A Taste of Morocco

A gathering of friends around for dinner gave me an opportunity to cook Moroccan. I have 2 tagines, 2 cook books and 2 Fez hats. Because I like colour, I decided to decorate the chairs and table outdoors and enjoy the full moon in the cool of the evening. There’s always some spice to taste when chicken is soaked in lemons and green olives, sprinkled with ground ginger, cumin and cinnamon. And sweet potato and pumpkin are cooking in dates and coriander.



My guests were both local friends from Mapleton and special friends up from Brisbane. Ones who had lived in Sydney and left for the Hinterland; others who are travelling and retiring to the pretty Gerringong not far from Sydney. And ones who have hiked the trails of the Sunshine Coast, volunteered hours in the library and Men’s shed and are about to embark on a China tour bird watching.

Our conversations varied from grand children, a baby only 5 weeks old to a fifteen year old who lives in Barcelona. Conversations that brought laughs and laughter about people, habits, jobs, aging well, doggy tales, travel stories, the garden, writing a book etc. It got me thinking a lot about the art of conversation. The manner in which we speak to one another. The cues, hand gestures, facial expressions and sounds. The beginning of sentences and the end of sentences. The reading between the lines. The funny stories and shared giggles. Eye contact and understanding. Because it rained at the last moment, my outdoor venue changed. We all scrambled inside carrying the bright cushions, throws and tablecloth.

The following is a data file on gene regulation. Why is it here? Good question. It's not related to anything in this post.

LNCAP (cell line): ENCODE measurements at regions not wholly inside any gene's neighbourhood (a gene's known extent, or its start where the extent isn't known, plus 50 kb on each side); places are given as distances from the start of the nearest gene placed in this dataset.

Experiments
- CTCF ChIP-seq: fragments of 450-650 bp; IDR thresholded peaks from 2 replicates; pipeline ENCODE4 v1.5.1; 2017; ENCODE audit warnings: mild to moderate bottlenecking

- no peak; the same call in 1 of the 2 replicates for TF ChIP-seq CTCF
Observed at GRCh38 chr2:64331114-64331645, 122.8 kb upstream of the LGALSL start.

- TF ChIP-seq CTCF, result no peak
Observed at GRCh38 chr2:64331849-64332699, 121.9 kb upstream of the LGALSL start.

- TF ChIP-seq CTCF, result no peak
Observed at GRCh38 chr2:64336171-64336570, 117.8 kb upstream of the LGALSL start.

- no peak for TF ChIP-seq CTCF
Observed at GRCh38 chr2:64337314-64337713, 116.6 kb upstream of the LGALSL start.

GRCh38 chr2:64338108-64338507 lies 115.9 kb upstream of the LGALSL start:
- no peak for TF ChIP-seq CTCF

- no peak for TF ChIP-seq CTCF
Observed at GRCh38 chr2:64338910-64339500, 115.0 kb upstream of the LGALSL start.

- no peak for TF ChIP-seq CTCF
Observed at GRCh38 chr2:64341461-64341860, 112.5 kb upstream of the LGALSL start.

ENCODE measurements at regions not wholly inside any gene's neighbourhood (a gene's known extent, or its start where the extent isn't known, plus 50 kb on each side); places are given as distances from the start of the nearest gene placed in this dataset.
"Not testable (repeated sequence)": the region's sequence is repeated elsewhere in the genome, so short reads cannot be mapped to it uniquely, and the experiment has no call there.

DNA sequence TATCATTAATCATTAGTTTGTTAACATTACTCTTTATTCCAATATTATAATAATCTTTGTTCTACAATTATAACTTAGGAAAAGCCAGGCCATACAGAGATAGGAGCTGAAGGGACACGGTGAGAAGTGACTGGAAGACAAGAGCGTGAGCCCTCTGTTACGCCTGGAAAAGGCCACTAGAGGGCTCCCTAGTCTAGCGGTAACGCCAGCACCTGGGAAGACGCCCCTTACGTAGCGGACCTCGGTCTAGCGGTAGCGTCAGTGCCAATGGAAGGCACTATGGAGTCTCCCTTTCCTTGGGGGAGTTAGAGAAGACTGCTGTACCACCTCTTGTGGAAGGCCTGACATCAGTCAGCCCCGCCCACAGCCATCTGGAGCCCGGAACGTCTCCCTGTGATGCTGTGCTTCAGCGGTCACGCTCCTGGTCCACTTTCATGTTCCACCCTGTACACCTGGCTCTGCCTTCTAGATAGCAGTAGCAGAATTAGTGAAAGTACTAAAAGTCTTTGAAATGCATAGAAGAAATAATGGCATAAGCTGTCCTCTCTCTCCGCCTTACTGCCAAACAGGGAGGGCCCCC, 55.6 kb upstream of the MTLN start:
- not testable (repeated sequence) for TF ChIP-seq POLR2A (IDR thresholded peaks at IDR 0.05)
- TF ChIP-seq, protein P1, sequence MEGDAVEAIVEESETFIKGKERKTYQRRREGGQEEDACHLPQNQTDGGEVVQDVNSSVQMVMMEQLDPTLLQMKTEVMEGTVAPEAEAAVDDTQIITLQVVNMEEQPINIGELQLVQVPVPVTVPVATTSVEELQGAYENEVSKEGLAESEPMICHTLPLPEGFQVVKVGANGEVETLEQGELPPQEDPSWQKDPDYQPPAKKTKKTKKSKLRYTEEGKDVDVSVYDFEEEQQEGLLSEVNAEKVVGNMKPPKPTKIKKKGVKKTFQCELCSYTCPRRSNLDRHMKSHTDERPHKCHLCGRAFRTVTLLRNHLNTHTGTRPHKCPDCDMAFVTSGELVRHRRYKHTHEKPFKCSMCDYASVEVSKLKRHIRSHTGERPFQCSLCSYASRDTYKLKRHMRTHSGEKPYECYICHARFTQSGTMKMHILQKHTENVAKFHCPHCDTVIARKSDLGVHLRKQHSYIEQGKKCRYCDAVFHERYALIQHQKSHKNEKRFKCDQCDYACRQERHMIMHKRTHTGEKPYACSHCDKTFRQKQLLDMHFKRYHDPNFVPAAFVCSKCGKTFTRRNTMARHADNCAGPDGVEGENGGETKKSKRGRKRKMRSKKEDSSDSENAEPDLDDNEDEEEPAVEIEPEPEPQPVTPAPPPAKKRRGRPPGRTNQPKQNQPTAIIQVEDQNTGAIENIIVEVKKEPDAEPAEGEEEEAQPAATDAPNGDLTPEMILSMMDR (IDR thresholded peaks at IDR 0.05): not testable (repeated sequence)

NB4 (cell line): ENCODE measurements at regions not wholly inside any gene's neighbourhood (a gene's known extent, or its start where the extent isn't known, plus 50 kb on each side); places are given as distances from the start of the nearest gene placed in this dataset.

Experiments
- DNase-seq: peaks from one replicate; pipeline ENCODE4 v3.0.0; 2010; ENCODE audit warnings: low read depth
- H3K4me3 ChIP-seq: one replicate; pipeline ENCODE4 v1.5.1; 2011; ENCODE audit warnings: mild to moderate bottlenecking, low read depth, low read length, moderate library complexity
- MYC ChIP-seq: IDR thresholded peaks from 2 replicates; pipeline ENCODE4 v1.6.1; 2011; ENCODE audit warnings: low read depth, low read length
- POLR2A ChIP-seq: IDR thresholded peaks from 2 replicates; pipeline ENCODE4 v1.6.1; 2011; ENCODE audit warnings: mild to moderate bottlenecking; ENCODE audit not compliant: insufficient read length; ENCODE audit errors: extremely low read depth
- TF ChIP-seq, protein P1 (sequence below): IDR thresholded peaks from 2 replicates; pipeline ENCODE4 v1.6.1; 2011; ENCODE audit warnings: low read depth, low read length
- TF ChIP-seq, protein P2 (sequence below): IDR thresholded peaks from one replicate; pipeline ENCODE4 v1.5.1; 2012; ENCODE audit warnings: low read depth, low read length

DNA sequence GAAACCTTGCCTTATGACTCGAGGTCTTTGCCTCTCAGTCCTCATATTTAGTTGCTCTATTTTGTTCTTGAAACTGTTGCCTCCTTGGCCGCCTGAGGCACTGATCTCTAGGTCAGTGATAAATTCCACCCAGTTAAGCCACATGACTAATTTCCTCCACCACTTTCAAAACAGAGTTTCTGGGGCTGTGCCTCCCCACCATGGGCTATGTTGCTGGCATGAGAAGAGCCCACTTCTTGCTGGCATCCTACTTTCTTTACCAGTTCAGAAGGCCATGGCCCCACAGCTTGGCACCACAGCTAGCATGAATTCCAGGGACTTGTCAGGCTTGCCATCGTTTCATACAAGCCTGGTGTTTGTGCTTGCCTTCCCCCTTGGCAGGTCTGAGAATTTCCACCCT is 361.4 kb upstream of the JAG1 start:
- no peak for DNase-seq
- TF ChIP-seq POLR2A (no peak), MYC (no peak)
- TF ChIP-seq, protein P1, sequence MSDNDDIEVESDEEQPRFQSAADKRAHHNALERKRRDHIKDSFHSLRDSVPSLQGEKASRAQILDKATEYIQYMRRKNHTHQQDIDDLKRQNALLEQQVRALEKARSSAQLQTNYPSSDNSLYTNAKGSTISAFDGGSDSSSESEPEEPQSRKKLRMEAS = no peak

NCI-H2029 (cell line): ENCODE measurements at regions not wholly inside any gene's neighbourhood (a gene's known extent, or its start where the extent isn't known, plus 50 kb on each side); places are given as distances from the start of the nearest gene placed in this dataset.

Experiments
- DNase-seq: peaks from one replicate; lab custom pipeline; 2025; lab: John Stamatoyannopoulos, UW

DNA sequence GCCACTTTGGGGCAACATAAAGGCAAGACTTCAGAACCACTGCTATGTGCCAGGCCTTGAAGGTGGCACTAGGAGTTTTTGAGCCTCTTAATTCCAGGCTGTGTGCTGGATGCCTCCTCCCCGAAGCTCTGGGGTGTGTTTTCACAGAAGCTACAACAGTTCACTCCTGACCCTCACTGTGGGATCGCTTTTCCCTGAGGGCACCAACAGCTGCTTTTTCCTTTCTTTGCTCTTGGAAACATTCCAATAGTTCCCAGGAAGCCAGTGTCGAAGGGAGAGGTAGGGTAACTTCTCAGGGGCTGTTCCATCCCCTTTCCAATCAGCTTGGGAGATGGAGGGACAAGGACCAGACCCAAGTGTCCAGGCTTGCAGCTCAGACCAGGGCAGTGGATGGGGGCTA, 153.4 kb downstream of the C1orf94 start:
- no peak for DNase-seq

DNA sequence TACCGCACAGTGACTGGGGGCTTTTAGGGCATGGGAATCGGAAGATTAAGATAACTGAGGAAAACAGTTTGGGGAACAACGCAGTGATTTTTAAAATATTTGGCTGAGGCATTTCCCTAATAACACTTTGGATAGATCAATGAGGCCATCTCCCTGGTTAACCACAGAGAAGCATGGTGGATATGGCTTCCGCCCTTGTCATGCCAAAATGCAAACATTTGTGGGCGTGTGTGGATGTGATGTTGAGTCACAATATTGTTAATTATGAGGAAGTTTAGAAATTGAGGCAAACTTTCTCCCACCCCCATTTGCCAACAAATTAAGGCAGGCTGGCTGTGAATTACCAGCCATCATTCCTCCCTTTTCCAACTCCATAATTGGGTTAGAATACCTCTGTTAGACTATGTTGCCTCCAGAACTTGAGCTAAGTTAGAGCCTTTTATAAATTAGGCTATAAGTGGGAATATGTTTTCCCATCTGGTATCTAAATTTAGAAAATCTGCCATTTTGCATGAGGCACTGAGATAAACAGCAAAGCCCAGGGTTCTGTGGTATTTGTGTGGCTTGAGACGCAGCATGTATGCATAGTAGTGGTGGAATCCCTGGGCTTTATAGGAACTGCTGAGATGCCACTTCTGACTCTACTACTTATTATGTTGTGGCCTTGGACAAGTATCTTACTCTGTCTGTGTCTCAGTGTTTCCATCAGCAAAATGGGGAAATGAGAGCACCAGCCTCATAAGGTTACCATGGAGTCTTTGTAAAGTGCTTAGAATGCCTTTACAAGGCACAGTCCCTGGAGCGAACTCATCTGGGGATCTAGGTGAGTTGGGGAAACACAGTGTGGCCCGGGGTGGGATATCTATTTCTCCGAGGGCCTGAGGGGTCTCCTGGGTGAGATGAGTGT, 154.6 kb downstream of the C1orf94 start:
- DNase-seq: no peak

In one way it allowed us all to be more intimate around the dining room table even if the golden moon was missing. The conversations began about travelling – China, New York, Melbourne, Sydney, East Africa ; the men cracked a few jokes while the women added their feminine slant. Music and theatre . Words rolled out. We sat, ate and listened to stories and asked questions. Wine was sipped.


Some of my friends are natural storytellers. Others bounce off the other or embellish a part. There was a story about aircraft travelling and its safety; book talks and recommendations; how to publish a best seller; renovating; kid’s parties, concerts and more.


I wonder in our busy frantic, digital world whether families, couples, children are making time for decent and real conversations where we are both vulnerable, sensitive and observant. I wonder whether we honestly take the time to remember what people are doing, commenting to them about their interests, ideas and struggles?

A little conversation my three year old grandson had with me in his sandpit went like this,

Grandma – I’ve just been bitten by ants!

Child – Grandma, do you want a band aid?

Grandma – No I,m Ok. It’s not hurting that much. Have you got any ouchies?

Child – Yes, one here ( he points to his toe) one here ( he points to his ankle), one here ( he shows me his forehead)

Grandma – You’re a great digger!

Child – I can put all the sand in this pile. Now here’s a big hole.

Grandma – Keep digging. Good boy.


Have you met up with some amazing friends lately and had a great conversation? Share a part of this with me and how did it go?

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M.J. Gibbs
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